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Navigating the Fine Line to Affordable High-Quality PV

2024-01-09
Recently, the International Solar Energy Society (ISES) delves into the potential repercussions of thinning glass in photovoltaic (PV) modules. This change could significantly shake up the solar sector, affecting a wide range of stakeholders including suppliers of PV modules and trackers, engineering firms, product manufacturers, construction entities, and owners of PV plants.

The aspiration to establish solar cell and PV module production outside Asia is fading. With plummeting prices of PV modules and reports of Chinese manufacturers hoarding up to two months' inventory, the industry is in turmoil. Ambitious projects for gigawatt-scale PV cell and module factories in the US and Europe face delays or cancellations. Compounding this, Western markets are burdened with overstocked inventories, bought at prices now double the current market rate.

 

This tumultuous scenario in the solar industry is causing not just physical cracks in solar modules but also a deeper disruption in the supply chain. Albert Einstein's famous advice to "Make things as simple as possible, but not simpler" resonates here. It suggests striving for affordability in PV modules without compromising quality. In the quest for cost-effectiveness, a limit exists beyond which the product and industry suffer.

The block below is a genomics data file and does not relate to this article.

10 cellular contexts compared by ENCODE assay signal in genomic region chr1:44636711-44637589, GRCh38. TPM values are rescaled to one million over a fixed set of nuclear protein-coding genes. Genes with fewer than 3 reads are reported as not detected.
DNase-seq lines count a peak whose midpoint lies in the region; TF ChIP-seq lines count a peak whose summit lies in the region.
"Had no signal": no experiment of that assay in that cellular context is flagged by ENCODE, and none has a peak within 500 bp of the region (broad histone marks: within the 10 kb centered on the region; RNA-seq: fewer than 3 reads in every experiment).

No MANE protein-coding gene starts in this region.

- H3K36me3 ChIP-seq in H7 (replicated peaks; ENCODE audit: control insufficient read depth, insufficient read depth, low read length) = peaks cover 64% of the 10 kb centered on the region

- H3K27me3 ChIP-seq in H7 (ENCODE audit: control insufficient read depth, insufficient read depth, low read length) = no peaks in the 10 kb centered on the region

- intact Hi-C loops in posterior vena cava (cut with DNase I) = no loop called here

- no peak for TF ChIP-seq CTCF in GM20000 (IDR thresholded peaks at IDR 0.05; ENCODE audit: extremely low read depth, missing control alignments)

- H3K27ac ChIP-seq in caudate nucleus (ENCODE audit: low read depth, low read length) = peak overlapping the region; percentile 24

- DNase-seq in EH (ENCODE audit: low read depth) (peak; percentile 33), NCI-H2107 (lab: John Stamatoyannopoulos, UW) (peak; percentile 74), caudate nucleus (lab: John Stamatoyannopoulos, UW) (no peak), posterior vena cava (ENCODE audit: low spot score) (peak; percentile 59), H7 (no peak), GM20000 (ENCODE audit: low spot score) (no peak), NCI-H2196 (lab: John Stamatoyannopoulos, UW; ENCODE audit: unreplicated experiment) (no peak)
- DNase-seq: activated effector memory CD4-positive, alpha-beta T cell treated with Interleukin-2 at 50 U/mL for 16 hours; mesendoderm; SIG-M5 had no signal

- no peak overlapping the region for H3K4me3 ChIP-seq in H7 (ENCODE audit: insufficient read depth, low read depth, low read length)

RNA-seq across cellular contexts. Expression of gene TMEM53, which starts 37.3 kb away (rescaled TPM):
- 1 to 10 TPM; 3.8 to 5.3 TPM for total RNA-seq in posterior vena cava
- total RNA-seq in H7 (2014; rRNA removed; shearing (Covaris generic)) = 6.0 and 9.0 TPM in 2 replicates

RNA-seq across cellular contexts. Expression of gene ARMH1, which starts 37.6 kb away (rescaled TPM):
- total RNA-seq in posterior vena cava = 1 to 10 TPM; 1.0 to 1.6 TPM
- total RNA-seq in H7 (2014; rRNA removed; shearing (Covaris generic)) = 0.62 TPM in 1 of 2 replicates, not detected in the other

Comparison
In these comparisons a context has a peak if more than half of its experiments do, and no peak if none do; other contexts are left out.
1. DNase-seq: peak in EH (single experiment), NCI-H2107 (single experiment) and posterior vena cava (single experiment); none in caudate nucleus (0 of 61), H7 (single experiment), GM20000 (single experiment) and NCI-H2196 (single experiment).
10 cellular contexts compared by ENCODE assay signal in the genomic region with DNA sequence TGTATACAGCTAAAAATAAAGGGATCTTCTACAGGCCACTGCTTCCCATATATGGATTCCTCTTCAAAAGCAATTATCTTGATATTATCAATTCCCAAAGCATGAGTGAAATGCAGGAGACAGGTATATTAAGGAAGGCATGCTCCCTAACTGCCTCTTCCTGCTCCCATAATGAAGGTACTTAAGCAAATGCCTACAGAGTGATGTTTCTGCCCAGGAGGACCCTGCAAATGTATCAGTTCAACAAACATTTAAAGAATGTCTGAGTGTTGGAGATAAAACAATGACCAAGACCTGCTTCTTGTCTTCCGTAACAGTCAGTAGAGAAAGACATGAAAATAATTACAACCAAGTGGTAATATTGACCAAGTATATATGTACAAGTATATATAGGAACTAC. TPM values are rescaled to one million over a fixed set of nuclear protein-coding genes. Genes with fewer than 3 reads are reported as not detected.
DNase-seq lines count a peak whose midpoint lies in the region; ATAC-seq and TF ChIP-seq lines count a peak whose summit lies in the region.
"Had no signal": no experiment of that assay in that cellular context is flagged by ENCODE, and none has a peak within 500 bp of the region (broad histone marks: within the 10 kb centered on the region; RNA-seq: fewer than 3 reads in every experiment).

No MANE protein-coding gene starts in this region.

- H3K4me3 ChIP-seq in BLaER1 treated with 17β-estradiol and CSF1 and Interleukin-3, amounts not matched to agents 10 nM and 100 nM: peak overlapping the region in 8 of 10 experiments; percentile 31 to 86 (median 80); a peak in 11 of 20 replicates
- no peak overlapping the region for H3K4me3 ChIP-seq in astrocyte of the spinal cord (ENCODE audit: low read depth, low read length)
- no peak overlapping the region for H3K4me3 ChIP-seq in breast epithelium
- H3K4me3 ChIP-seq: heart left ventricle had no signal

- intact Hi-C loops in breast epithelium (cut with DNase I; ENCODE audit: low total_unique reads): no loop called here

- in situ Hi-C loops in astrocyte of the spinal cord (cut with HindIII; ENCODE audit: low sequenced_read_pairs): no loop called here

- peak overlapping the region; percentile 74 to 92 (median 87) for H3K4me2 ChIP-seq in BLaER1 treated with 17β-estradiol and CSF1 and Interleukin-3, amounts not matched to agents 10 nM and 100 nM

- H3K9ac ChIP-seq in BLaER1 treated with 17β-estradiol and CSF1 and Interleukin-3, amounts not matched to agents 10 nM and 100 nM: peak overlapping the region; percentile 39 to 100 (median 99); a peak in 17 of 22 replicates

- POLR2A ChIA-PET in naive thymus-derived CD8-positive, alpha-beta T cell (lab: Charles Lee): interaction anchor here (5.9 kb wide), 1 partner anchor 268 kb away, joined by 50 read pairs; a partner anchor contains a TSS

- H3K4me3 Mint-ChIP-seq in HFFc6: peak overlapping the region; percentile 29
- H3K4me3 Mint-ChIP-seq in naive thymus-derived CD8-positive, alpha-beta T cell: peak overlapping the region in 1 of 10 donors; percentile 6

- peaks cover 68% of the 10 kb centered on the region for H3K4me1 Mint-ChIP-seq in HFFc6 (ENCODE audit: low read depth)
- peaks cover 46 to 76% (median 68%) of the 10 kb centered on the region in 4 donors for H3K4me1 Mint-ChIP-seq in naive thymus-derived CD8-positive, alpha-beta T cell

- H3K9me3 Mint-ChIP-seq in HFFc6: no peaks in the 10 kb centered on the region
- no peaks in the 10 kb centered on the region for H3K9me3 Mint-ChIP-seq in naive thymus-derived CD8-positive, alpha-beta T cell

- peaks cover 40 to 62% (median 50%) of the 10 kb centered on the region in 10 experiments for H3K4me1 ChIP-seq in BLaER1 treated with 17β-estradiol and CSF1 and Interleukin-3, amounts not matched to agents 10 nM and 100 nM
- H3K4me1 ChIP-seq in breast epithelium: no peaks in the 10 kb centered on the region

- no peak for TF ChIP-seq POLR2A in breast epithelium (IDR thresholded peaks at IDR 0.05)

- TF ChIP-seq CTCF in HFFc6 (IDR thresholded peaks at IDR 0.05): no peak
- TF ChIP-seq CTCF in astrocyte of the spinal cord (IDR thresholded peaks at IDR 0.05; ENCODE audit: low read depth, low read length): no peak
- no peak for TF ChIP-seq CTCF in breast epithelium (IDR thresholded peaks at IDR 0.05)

Why have PV modules become so affordable?

 

Solar energy has been the most rapidly expanding and cost-effective power generation technology since 2015. Its appeal partly lies in competitive pricing, driven by market dynamics and advancements such as reduced kerf losses, improved cell arrangement, less silver usage, thinner glass, slimmer frames, larger modules, and lower energy costs. These factors, combined with market oversaturation, have benefited consumers, especially in decentralized solar rooftop systems and utility-scale installations. However, this trend has started revealing its downsides, particularly for large-scale operations.

 

The True Cost of Inexpensive PV Modules

 

In the last decade, PV modules have grown in size, featuring thinner frames and glass, and shorter mounting rails. The industry saw a shift in 2017 when 2-millimeter-thick hardened glass, less robust than the 3.2-millimeter fully-tempered standard, became more economical. Concurrently, bifacial, double-glass modules became the norm in utility-scale solar plants.

 

Today, most large-scale solar farms use bifacial, double-glass modules with 2-millimeter-thick glass on both sides. Unfortunately, recent installations report breakage rates as high as 10%.

 

These cracks lead to warranty claims and legal disputes, costing time, money, and industry credibility. The pursuit of ultra-low-cost PV modules is not only detrimental to consumers but is also fragmenting the solar industry, impacting suppliers, engineers, manufacturers, builders, and plant owners. This underscores the importance of balancing affordability with quality in PV module production.

 

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